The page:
And here you thought only straight black guys wore Coogi sweaters.
Molly Maguire's sister tavern, The Ould Triangle (just south what used to be Leilani


KJR Goes Out With Molly Maguire's Sister, Ends Up Nailing George Michael

And here you thought only straight black guys wore Coogi sweaters.
Molly Maguire's sister tavern, The Ould Triangle (just south what used to be Leilani Lanes) on Greenwood Ave recently started a Wednesday karaoke night. Steve, the KJ that's made Molly's one of the best karaoke Thursdays in town, is working on doing the same thing here. I checked it out on Cinco de Mayo.

I'm no stranger to this bar. It's five blocks from my house and I used to drink there many years back when it was known as the Globe Ale House. The Globe started out as kind of a cool British soccer pub, but eventually turned into a shithole. A few months back I drank there for the first time since it became Ould Triangle, and it's become a pretty sweet Irish Pub.

The place was only half full when I got there at 10:30. That will all change once the Rickshaw overflow catches wind of this place. It's one really big room. There's a pool table at the entry, dart boards to the left, and tables all around. The bar stretches all along the north wall and the KJ station and stage are located at the elevated seating area on the southeast corner of the room. There were people all along the bar and at the tables around the KJ section, but not too many people on the floor.

They had books at the bar, so I bellied up to one as I got there. The guy singing at the time was a friendly looking white guy in his fifties and I recognized him from somewhere. He sang James Taylor's "Sweet Baby James" with this high nasally voice, kind of like John Denver. I felt like I'd heard it many times before, but couldn't place it.

The people around the KJ section were having a blast. It was like they were having their own private party up there. As soon as KJ Steve gets this night dialed in, that's definitely going to be the spot people will be getting there early to snag. This guy got up and did "King of the Road" and they all sang along--and eventually everyone at the bar started singing along, too. That number is a great example of how some of the simplest songs can be the best crowd-pleasers.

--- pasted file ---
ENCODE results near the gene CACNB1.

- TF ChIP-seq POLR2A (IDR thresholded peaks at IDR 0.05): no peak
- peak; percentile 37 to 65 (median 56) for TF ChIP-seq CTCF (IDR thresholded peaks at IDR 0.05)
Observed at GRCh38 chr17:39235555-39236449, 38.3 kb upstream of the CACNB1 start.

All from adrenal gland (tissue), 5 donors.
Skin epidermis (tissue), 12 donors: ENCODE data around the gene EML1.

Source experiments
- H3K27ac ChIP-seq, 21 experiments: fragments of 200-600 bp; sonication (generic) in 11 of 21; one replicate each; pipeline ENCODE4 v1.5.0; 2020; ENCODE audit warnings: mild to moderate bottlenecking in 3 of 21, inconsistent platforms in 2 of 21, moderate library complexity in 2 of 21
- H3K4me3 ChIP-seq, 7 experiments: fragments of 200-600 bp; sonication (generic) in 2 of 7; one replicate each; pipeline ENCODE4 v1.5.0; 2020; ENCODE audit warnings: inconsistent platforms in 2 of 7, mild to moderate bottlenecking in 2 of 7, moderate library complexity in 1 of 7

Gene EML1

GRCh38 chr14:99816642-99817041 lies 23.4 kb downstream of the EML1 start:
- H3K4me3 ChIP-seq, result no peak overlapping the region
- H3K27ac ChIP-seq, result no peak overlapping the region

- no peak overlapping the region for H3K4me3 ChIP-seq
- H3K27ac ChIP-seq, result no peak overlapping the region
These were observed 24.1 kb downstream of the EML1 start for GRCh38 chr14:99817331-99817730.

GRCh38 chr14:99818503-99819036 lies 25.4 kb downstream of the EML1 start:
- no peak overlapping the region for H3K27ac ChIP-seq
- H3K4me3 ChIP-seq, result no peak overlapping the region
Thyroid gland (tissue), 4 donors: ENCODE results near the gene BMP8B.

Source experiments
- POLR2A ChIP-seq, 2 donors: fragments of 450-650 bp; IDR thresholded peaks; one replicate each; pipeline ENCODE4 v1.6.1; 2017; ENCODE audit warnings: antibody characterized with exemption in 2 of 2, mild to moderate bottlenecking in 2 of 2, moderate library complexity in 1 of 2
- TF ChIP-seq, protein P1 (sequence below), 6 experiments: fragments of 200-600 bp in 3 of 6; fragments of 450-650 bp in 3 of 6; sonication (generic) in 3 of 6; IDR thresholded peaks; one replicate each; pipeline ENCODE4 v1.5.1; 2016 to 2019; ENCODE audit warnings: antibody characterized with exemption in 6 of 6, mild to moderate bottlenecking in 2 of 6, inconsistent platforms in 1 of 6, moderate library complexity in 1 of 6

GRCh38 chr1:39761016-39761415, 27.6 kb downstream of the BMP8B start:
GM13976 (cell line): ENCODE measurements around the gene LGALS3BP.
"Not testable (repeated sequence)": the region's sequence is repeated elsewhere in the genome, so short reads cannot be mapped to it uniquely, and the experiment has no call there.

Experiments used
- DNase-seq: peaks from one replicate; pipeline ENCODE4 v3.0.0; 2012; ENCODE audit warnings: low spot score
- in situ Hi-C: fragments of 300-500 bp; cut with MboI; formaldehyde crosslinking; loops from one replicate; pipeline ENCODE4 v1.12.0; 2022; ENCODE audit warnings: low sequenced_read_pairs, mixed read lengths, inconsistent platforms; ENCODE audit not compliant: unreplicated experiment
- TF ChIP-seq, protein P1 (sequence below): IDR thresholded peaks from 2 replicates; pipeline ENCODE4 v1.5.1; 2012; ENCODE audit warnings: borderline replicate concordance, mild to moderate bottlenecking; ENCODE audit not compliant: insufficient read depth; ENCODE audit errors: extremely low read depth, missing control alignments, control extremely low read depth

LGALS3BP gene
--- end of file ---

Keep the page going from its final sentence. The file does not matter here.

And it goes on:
Steve called me up after five singers. I decided to try something loungy: George Michael's "Kissing a Fool." Crooning is far from my strong suit, but I felt I could handle this original version from the 80's. The remake Michael Buble made popular requires way more vocal discipline than I currently possess. The performance started out great. Steve (God bless him) had the mic turned up loud. I just loved hearing myself deliver those soft romantic verses, and my voice was in complete control.

As the song went on I kept on rolling. I hit the every lyric at all the right spots. If I was playing Rock Band I would have been working on a perfect score, but the bottom dropped out at the climax when Michael's voice just shoots way out of my range. I could practice every day for ten years, and will never be able to hit those notes.

When I sat down, a dude with Elvis chops was sitting the chair beside me. We started chatting and I realized he was a singer I wrote about in my Molly Maguire review. He annoyed me by singing "Born to Run" really well--and I tried to outdo him with Mellencamp.

The guy's name is Jeremy and he's a good friend of Steve's. Jeremy turned out to be a really cool guy with a huge passion for karaoke. We talked about the spots we liked to hit and new karaoke technology. He sang an awesome "Float On" by Modest Mouse. I told him it's too bad there are not more songs available to sing by them, because he sounded just like Isaac Brock. He told me he heard about this karaoke device that takes the vocals out of recordings. I've heard about that thing too, but I'll see it when I believe it.

The John Denver guy from earlier that I recognized from somewhere sang "Sister Christian," and I finally remembered how I knew him. He was in the St. John's choir with my dad when I was a really little kid. He sang the lead in this hymn that still randomly pops in my head to this day. It was kind of weird to see him in a bar, but I remembered my dad's love for Rich & Rare Canadian whiskey back then, so I stopped judging.

As time went on we started breaking down singers and their song choices. Jeremy had really good opinions, and I started getting very comfortable talking to him. As this gal sang a pretty rendition of "Name" by the Goo Goo Dolls, I went into one of my favorite rants about how chicks get more attractive to me when I see them sing well. I was about to go into how this gal wouldn't normally jump out at me, but she sounds so hot I totally want to bang her. But before I could say it, Jeremy told me she was Steve's daughter, and my pant full of bone became a pant full of alone.

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